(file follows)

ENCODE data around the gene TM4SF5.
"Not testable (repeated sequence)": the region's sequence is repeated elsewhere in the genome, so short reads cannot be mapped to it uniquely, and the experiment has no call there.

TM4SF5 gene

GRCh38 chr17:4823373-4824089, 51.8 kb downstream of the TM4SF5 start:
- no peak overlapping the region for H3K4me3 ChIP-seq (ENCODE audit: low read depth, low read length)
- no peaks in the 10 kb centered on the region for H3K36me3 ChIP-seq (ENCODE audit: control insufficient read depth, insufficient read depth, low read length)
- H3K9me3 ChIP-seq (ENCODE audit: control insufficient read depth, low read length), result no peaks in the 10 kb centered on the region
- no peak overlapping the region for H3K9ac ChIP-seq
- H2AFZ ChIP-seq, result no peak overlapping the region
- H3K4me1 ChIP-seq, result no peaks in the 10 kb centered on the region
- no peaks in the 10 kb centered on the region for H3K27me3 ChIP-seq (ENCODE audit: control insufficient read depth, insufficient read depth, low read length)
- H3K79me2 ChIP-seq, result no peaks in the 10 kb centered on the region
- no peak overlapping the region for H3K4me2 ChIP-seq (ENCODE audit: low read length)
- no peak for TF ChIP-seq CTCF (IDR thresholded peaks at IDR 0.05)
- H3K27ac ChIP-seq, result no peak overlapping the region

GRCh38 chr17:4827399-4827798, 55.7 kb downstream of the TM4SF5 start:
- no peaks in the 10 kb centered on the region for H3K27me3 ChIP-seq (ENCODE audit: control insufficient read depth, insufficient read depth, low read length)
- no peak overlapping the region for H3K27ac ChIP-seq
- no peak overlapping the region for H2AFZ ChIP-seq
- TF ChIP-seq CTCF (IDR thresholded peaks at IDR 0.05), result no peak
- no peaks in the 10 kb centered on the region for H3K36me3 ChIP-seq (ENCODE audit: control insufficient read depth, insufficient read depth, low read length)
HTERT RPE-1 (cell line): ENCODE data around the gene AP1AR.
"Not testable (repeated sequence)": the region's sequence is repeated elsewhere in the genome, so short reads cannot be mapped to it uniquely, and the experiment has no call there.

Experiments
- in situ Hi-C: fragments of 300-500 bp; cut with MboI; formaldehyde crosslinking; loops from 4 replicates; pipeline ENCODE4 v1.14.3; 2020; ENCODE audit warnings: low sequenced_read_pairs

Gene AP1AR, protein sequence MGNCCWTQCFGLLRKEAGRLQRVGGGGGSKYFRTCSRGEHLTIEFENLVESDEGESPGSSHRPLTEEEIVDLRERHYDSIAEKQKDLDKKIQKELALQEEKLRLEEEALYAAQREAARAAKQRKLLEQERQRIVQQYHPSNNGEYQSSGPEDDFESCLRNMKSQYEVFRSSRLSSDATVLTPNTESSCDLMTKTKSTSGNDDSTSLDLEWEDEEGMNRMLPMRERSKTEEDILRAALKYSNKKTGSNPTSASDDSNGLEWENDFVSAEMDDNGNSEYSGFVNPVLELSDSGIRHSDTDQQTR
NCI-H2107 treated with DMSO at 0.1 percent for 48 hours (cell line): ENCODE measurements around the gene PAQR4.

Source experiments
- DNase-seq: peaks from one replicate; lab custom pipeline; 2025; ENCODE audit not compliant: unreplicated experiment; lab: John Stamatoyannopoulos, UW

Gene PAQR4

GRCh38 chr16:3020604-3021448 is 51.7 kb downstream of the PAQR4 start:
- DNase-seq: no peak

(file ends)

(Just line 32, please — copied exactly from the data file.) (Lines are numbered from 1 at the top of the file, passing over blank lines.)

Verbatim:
- DNase-seq: no peak